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I have a matrix A of size Nx2, N is large. I have another vector b of size nx1 and n<<N. I want to filter out those row indices of A, where both columns could contain any 2 elements of b.

For instance, let

A = [1 2;3 4; 5 6]

b = [1,2,5,6]'

Then output of method(A,b) should be

[1,3]'

(i.e. the first and 3rd rows of A contain 2 elements from b, but not the 2nd row.

I am currently using a combination of ismember and find but seems like ismember is not very efficient because my A, as I said, is very large.

Thanks in advance!

EDIT: (some more background on the problem)

The code has about couple dozen functions of which couple of them call ismember within a loop. The overall code takes several hours to execute when N is in O(1e5) and profiling it showed most of the time is consumed by ismember. The whole point of the question is to verify if (i) ismember is specifically inefficient for large scale code and (ii) are there alternatives that could take only a fraction of ismember 's cputime

EDIT 2: Tried alternative suggestion using 'any'. The cpu time was almost identical.

EDIT 3: Solved. Based on my personal experience, it does seem like ismember is inefficient when used repeatedly used within a large loop. So I replaced it with cellfun (since my 'b' is actually a cell array) & bsxfun and saw 25x speedup. Thanks to everyone that chimed in. I learned a lot!

Cedric Wannaz
on 19 Oct 2017

Edited: Cedric Wannaz
on 19 Oct 2017

EDIT: I took 3 more minutes and I profiled a small test case (N=1e7, n=1e2). ISMEMBER is more efficient!

>> all( any( A == permute( b, [3,2,1] ), 3 ), 2 )

ans =

3×1 logical array

1

0

1

Then FIND if you need indices.

And here the version for below 2016b:

all( any( bsxfun( @eq, A, permute( b, [3,2,1] )), 3 ), 2 )

If speed maters much, it may be faster to avoid pages:

>> any( A(:,1) == b.', 2 ) & any( A(:,2) == b.', 2 )

ans =

3×1 logical array

1

0

1

but you'll have to profile all solutions and also ISMEMBER, because our guesses about performance are often wrong.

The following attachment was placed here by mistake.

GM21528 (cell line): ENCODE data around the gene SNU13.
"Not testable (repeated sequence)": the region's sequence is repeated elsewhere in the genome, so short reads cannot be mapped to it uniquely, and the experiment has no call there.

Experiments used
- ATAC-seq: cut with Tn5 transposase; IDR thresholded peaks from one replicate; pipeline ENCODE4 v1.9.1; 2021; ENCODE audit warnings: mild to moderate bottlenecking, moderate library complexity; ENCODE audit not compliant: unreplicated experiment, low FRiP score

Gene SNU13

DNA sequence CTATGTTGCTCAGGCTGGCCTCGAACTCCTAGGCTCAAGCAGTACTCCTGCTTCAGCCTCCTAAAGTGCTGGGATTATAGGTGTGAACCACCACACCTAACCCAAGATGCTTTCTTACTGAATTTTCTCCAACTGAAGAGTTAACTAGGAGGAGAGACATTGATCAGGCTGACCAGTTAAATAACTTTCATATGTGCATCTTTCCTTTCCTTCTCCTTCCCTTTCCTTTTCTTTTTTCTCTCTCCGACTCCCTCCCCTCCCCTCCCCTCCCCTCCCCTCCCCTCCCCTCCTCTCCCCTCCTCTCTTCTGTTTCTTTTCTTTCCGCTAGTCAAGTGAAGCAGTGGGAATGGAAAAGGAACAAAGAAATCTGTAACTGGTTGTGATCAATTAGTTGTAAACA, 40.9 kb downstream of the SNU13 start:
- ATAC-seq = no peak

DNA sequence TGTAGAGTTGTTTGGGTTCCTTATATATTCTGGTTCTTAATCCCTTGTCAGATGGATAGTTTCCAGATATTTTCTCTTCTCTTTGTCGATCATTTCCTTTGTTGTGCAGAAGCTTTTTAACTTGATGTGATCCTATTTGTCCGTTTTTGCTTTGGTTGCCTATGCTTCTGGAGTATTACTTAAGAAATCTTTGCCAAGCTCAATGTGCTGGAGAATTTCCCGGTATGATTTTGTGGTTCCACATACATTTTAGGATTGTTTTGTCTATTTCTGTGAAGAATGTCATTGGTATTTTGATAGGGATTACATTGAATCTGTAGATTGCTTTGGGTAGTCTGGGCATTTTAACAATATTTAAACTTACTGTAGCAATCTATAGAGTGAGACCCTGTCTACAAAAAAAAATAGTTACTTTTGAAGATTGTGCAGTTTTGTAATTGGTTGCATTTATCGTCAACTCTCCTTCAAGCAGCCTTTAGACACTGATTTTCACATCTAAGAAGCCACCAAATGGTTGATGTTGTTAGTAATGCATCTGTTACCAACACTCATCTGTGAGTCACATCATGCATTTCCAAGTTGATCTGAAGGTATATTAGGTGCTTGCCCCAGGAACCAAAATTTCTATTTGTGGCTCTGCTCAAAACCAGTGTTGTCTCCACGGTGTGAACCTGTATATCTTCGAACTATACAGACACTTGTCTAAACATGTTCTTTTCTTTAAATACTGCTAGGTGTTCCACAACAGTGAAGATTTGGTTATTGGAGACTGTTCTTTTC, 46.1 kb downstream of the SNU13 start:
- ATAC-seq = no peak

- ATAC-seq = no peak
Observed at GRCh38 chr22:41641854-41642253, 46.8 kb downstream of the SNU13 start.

Cedric Wannaz
on 19 Oct 2017

Moved here:

There may be ways to pre-process a few things, to eliminate the loop, to parallelize, etc. I built a quick test (with n~10) and you can see that working with an expansion/ANY/etc may be as efficient as Andrei's solution for small values of N, but that as soon as N gets larger ISMEMBER becomes more efficient:

Jan
on 19 Oct 2017

Edited: Jan
on 19 Oct 2017

[EDITED Wrong approach:]

You can save some time with calling the internally used C-Mex function:

bs = sort(b); % Omit if b is sorted already!

find(ismembc(A(:,1), bs) & ismembc(A(:,2), bs))

Then b is sorted once only.

Unfortunately ismembc is not documented. It existed at least from Matlab 5.3 to 2016b, but it might be removed from the toolbox in the future.

[EDITED] No, this is slower that ismember. Obviously Matlab uses faster methods now internally.

Jan
on 19 Oct 2017

:-) Thanks, Andrei.

In modern Matlab versions the "ismembc" is replaced by "_ismemberhelper". As other commands starting with an underscore it can be called through builtin also. Then you can omit the error checking and classification of the inputs by:

% b MUST be sorted!

find(builtin('_ismemberhelper', A(:,1), b) & ...

builtin('_ismemberhelper', A(:,2), b));

The speedup with inputs with 1e7 is negligible. This shortcut is only useful, if you process many small problems.

Walter Roberson
on 19 Oct 2017

Andrei Bobrov
on 19 Oct 2017

Edited: Andrei Bobrov
on 19 Oct 2017

all(ismember(A,b),2)

or

diff(A(all(ismember(A,b),2),:),1,2)~=0

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